Gregory Hatanaka’s latest film “Violent Blue” recently premiered in Culver City.
The film was shot on locations in Los Angeles. It’s currently available on DVD through Amazon and Netflix.
Hatanaka answered a few questions about his film for glowbass.com:
Tell us about “Violent Blue.”
“Violent Blue” follows the drama of a music school teacher (Silvia Suvadova, “Kolya”) who is obsessed with finding the missing notes to complete the final movement of an early 20th century music piece. Her brother Ondrej (Jesse Hlubik, “May’) is a reclusive electronics inventor who is driven to creating a mechanical machine that can help his sister in her work. Things take a turn for the worse when her ex-husband (Nick Mancuso, “Nightwing”) is released from a mental institution and imprisons her in her own home.
What inspired you to create this project?
I had always wanted to make a film where music played an integral role, both in subject matter and as an important part of the viewing experience. During the initial stages of creating the project, I would attend performances at the LA Opera and LA Philharmonic, once or twice a month.
I was able to see/hear the LA Opera’s production of Wagner’s “The Ring” Cycle for the first time, for example. So I knew going in that the project should be one that featured the works of the master composers such as Puccini, Wagner, Bach, Verdi, Smetana, Strauss and Janacek and others who I am forgetting to name now, sorry.
But I was at a loss for a main character/subject matter until I realized I had it all along: the lead character should be a music school teacher! So with a main character in hand, I now needed to find the main conflict of the film and then it was LA Opera Music Conductor/Maestro James Conlon who sort of inspired this for me to figure this out. Watching him conduct one night at a performance of Wagner’s “Das Rheingold,” the first part of “The Ring” cycle, I noticed his intensity, magnificent energy and utmost discipline during his conducting of the orchestra.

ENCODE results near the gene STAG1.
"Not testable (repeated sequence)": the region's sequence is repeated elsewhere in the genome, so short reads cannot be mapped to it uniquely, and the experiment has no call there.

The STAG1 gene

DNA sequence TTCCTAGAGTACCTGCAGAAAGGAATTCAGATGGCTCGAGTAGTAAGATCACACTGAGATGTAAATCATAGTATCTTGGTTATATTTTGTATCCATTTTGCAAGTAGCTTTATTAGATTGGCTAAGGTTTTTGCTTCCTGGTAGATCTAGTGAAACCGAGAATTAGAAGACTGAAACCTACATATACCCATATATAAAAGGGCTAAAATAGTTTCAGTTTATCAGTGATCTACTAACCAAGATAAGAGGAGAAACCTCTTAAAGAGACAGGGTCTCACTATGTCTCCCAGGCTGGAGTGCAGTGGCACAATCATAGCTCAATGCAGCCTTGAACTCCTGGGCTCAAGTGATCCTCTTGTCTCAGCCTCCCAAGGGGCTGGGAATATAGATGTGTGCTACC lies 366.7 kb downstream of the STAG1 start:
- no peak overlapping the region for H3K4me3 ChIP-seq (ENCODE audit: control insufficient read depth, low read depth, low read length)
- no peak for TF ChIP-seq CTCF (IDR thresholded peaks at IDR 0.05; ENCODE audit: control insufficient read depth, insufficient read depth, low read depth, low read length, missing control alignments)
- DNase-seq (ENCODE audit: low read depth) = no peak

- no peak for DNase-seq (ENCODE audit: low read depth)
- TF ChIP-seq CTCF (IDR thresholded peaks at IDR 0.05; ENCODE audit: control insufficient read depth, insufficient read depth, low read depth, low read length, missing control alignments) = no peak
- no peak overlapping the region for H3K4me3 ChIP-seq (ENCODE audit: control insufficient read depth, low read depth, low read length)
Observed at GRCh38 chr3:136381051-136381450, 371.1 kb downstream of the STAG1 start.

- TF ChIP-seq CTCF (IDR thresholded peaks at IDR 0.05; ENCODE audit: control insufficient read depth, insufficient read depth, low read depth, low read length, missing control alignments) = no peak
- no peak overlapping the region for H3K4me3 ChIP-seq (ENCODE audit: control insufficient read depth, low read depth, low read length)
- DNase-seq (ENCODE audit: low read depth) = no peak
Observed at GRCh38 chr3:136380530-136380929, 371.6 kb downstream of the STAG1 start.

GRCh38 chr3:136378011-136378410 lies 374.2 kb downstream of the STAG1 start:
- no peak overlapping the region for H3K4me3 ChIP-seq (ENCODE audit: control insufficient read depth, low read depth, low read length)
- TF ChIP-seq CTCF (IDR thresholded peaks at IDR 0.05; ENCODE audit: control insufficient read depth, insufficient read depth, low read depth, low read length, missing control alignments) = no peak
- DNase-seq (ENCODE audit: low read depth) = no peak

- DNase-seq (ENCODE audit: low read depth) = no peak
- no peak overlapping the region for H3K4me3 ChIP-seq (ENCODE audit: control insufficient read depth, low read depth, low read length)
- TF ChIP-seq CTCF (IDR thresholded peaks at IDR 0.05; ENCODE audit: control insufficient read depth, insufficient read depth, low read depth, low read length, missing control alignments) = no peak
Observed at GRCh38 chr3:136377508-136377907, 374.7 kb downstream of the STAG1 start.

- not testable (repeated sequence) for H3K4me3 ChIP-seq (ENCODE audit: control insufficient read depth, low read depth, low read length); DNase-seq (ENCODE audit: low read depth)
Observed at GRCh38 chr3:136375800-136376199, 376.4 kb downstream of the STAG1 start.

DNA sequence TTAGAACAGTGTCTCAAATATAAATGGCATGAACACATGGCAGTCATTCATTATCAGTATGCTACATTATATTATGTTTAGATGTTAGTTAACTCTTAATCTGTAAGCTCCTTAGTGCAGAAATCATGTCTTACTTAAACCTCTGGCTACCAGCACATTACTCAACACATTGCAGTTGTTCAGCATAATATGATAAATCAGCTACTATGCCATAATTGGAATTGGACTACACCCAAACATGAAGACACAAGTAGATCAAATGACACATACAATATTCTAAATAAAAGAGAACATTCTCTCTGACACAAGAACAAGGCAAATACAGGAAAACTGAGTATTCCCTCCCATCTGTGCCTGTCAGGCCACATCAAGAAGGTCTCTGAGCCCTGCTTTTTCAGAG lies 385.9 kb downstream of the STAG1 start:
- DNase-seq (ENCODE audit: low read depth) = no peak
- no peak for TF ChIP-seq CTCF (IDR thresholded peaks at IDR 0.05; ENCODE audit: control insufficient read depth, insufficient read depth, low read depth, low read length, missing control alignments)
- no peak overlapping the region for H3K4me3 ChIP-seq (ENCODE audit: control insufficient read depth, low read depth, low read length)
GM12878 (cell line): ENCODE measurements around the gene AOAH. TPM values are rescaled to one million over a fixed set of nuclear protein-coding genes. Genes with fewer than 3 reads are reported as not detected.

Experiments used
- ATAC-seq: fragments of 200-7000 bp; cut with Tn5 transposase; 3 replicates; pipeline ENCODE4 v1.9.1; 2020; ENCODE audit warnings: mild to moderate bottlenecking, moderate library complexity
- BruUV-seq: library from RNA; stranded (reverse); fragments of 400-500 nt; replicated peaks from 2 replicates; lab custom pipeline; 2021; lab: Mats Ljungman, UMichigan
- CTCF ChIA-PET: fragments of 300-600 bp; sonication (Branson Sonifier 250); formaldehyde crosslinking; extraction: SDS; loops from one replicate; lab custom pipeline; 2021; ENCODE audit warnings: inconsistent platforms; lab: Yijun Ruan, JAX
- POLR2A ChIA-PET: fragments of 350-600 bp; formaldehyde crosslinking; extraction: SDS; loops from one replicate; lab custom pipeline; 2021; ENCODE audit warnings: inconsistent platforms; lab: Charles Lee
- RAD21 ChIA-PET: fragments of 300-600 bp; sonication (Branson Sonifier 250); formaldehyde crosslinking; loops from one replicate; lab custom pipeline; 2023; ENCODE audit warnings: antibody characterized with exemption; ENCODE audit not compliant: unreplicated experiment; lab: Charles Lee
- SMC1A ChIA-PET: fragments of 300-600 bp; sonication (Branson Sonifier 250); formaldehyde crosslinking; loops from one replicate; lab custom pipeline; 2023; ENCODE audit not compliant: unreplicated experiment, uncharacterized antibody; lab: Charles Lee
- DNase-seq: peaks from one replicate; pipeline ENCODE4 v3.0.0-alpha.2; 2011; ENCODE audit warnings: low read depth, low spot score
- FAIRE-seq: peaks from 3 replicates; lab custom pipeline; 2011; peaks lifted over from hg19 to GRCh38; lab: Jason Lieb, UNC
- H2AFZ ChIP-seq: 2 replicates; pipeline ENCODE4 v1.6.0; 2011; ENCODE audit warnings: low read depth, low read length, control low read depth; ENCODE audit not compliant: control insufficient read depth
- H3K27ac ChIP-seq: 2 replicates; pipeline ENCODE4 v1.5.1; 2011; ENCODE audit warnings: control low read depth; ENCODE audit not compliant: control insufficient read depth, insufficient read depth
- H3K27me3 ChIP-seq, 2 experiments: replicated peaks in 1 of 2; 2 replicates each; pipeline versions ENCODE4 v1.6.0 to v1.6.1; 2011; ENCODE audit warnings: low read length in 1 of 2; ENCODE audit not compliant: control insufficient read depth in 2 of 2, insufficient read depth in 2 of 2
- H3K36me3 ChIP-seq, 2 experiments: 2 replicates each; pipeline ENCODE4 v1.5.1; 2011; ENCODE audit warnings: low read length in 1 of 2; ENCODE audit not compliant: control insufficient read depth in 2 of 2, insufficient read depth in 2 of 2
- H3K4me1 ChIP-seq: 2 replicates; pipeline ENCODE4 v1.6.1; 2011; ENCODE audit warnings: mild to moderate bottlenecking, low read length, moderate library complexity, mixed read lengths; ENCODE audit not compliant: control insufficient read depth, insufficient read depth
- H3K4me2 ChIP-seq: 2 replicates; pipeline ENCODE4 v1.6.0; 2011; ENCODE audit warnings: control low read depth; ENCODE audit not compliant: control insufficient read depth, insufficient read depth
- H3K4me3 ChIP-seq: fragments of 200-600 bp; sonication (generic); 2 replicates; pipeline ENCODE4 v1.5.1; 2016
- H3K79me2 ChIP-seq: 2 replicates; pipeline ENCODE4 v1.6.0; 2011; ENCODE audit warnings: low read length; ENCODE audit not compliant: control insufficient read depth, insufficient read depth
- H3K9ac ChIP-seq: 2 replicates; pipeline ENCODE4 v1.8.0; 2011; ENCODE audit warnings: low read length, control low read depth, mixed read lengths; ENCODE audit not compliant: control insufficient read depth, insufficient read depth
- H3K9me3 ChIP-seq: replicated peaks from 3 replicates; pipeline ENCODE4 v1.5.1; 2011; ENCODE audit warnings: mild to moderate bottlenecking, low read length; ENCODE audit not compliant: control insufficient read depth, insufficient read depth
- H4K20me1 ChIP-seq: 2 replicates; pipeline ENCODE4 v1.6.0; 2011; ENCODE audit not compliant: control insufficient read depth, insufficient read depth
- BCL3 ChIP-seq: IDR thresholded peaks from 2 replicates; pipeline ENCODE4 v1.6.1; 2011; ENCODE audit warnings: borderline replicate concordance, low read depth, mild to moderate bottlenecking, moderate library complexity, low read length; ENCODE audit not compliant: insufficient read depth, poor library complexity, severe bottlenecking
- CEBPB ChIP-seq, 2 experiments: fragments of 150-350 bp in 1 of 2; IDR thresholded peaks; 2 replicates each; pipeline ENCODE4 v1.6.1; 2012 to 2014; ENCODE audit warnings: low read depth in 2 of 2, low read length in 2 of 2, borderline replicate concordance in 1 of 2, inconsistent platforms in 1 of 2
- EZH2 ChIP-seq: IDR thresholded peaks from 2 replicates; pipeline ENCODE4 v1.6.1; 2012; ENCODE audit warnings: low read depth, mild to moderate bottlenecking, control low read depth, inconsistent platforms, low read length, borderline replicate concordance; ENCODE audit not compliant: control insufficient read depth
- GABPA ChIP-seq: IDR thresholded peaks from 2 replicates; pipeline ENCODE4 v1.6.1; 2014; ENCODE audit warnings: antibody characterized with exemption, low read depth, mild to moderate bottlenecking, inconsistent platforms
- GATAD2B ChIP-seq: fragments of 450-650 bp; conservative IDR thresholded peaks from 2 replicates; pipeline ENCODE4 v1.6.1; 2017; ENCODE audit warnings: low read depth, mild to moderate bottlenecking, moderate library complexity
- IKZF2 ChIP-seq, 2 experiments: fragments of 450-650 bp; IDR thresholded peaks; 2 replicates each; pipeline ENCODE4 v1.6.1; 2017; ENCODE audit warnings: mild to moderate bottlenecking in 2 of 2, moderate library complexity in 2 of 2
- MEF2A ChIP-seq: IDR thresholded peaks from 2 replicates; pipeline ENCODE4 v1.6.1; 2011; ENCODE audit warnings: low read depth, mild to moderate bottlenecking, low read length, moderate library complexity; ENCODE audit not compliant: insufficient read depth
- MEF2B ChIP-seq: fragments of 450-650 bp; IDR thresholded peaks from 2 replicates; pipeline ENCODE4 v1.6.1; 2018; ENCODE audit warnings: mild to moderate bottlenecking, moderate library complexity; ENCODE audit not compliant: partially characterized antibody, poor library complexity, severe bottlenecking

At times, he would be waving the baton wildly but with a clear precision and, at others, closer to himself, and slower, almost meditative. And meanwhile, the orchestra performers would also be doing the same. I suddenly realized that the process of creating & performing music was very much like a sport, and even closer to something approaching martial arts. I could see the main performance onstage and its high delicate art, and then just below the proscenium and into the orchestra pit, you see the conductor and orchestra members throwing their hands up, stretching their arms, kicking their feet, striking their bows, blowing their tubes, striking the gongs, drumming the timpani. This contradiction but perfect marriage of artistic energy would give me the impetus of what I should do for “Violent Blue.”
So now I knew what the structure of the film would now be: to fuse the elements of an arthouse film together with that of a martial arts picture. Sort of like taking a Tarkovsky/Bergman film and marrying it to a Chang Cheh/Liu Chia-Liang flick. This could be a sort of “The Sacrifice” meets “The 36th Chamber of Shaolin.”
What films influenced the style and aesthetic of “Violent Blue?”
Well as mentioned in the previous question, certainly the works of Tarkovsky, Bergman, Chang Cheh and Liu Chia-Liang. But as we started making the film and music became more and more a leading character in the film, I started taking inspiration from some of the silent film classics such as Carl Dreyer’s “The Passion of Joan of Arc,” and Abel Gance’s “Napoleon.”